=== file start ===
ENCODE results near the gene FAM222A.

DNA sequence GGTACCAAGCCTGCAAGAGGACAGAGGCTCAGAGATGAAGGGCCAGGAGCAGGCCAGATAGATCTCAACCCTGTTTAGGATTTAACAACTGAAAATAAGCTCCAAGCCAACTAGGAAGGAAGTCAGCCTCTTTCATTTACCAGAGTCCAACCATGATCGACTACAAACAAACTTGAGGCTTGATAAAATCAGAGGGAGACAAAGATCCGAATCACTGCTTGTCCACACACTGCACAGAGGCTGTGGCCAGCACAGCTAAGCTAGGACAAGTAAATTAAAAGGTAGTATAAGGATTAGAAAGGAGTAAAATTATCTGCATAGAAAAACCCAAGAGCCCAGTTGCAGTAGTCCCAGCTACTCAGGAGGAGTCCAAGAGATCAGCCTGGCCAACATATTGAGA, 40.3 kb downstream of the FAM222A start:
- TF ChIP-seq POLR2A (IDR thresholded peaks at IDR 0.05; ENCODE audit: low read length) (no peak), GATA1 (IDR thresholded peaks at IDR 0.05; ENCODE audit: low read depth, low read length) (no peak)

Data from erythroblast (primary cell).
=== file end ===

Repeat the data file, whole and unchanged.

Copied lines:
ENCODE results near the gene FAM222A.

DNA sequence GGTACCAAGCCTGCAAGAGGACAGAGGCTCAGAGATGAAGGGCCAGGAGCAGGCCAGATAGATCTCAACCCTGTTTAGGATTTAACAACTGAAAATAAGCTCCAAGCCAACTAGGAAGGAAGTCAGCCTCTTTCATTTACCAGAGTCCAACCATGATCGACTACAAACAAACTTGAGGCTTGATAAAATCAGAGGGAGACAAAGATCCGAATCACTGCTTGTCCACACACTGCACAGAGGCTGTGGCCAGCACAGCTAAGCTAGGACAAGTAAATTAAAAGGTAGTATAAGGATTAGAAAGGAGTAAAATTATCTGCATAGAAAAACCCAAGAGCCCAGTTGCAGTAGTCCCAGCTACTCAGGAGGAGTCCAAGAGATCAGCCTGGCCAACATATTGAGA, 40.3 kb downstream of the FAM222A start:
- TF ChIP-seq POLR2A (IDR thresholded peaks at IDR 0.05; ENCODE audit: low read length) (no peak), GATA1 (IDR thresholded peaks at IDR 0.05; ENCODE audit: low read depth, low read length) (no peak)

Data from erythroblast (primary cell).